A few weeks ago, I was asked to support an exploration for 20 of our students to the New York Academy of Science Robotics Scrimmage, as well as the 9/11 Memorial in New York City. In the week prior to the exploration, I grew more and more nervous.
Let’s provide some context – I have only been with Citizen Schools for about six weeks, I’m not that familiar with how explorations are run, nor have I had the time to develop relationships with the other staff supporting the trip, never mind the students who were coming. “Don’t be nervous, just be yourself and have fun!” advised a coworker. But, as a perfectionist, I wanted everything to go according to plan and follow the pre-determined schedule.
On the morning of the exploration, I woke up very early and paced my apartment making sure I had everything I needed. I arrived at the entrance to the 9/11 Memorial early to double check our group reservation and called the other staff members to confirm times and the meeting location. Again, everything had to be perfect.
What blew me away about the day is how relaxed and calm the students were. The complete opposite of how I was feeling. I started to relax as the day went on and I got a chance to talk with the students. Their attitude was one of curiosity and enjoyment. They didn’t let uncertainty about the schedule or the details impede their ability to appreciate the trip and have fun with their environment and friends.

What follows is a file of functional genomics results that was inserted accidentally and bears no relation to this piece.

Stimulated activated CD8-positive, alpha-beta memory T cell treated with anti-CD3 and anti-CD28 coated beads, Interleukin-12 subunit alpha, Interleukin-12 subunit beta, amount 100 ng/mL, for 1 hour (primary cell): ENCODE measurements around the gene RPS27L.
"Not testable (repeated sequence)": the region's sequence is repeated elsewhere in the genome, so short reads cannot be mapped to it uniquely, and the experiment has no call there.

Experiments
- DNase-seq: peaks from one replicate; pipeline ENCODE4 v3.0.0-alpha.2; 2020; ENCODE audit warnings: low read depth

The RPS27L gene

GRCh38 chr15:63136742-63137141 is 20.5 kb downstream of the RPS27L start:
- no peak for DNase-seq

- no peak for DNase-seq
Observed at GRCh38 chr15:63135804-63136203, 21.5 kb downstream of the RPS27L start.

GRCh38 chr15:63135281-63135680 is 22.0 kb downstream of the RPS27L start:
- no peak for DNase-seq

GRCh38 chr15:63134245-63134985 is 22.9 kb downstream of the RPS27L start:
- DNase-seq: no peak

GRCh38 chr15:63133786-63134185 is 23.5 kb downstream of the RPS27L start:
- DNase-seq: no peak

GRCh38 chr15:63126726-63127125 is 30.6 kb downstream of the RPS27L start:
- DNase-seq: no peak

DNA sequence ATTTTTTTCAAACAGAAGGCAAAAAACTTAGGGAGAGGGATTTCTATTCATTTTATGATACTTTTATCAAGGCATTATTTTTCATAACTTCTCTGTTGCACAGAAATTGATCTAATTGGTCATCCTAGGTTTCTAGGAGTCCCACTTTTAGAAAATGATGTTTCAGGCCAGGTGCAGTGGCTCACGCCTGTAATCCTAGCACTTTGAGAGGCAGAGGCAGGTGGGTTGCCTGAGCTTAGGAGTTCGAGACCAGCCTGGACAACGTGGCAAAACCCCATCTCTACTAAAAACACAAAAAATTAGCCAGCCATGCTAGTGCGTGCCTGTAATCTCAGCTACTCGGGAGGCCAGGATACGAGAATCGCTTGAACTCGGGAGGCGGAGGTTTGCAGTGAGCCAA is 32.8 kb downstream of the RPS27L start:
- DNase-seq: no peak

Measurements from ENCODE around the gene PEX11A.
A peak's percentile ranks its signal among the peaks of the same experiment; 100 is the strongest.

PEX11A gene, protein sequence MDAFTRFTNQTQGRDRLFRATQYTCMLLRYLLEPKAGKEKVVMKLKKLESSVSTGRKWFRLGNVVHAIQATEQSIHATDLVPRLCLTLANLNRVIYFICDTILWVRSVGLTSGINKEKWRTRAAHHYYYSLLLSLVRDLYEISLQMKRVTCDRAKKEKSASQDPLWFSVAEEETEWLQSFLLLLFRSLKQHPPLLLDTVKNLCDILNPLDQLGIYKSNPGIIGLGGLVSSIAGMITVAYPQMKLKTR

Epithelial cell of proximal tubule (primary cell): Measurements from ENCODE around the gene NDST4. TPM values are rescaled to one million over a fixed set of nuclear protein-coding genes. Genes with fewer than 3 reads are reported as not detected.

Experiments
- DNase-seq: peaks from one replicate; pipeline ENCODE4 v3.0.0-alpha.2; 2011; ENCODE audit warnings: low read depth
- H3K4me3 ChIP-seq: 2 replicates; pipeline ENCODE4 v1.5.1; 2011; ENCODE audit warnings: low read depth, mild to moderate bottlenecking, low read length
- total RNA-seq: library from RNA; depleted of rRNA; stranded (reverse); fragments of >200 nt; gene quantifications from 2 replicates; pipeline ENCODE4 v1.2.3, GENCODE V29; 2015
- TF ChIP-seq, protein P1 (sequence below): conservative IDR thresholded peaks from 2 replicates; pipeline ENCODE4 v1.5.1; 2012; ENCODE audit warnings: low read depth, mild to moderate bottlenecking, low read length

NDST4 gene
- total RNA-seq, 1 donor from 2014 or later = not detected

I learned a lot from that day – mostly, the power of flexibility. I had planned for the students to eat at one location, but they weren’t into the menu and went to a local burger place. I wanted the group to stay together as a whole the entire time, but some grouped up in pairs and trios with their friends and I overheard them having some real discussions about the topics presented to them. “What do the pools at the 9/11 Memorial represent?”, “What is terrorism?” and “Wow, you can do that with robots?”. If things had gone according to plan, I would have had peace of mind. But, it wouldn’t have allowed the students to experience the exploration in their own way. I’ve found personally, that that is the power of learning – the ability to become empowered in that act, to have ownership and learn in the way that suits you best.
As I learn more about Citizen Schools, I’m finding that apprenticeships also give students the ability to take ownership and learn in their own way. They have the ability to sign up for an apprenticeship that they are interested in and engage in it in their own way, most of the time differently than how they do during their science or English classes. This ability allows the students to feel empowered about their education and to translate the skills they’ve learned into other subjects. Into high school. Into college and other post-secondary opportunities.
And when one feels empowered, the capability of going with the flow and adjusting as the schedule changes is easier. One is able to intake knowledge and information in a variety of ways, not just “according to plan”.
When have you seen a learning activity stray from plans only to become more effective?